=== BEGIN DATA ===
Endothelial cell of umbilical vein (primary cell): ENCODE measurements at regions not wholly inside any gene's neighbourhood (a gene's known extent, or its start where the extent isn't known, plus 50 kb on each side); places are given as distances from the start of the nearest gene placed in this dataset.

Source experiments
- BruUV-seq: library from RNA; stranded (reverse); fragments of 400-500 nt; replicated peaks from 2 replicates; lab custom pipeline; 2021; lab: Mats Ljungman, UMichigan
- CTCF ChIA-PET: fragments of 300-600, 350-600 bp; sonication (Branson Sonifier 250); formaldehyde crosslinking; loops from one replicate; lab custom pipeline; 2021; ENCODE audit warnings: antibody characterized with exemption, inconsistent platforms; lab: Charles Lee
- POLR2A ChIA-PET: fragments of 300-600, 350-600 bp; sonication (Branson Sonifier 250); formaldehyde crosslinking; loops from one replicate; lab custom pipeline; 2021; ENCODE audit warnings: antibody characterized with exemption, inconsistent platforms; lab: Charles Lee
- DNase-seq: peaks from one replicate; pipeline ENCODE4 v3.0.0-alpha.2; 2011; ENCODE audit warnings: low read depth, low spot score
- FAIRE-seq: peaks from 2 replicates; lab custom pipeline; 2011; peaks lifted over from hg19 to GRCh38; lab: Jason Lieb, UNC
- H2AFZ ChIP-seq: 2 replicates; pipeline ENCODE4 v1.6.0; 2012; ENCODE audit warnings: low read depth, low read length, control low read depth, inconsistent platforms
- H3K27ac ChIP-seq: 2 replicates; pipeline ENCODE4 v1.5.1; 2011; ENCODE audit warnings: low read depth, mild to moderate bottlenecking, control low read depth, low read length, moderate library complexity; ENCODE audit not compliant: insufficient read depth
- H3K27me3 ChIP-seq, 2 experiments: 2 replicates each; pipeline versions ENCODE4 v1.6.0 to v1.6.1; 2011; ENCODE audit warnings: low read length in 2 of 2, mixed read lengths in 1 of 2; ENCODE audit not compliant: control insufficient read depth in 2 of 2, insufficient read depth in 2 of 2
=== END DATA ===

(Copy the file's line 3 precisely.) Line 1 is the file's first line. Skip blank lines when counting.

- BruUV-seq: library from RNA; stranded (reverse); fragments of 400-500 nt; replicated peaks from 2 replicates; lab custom pipeline; 2021; lab: Mats Ljungman, UMichigan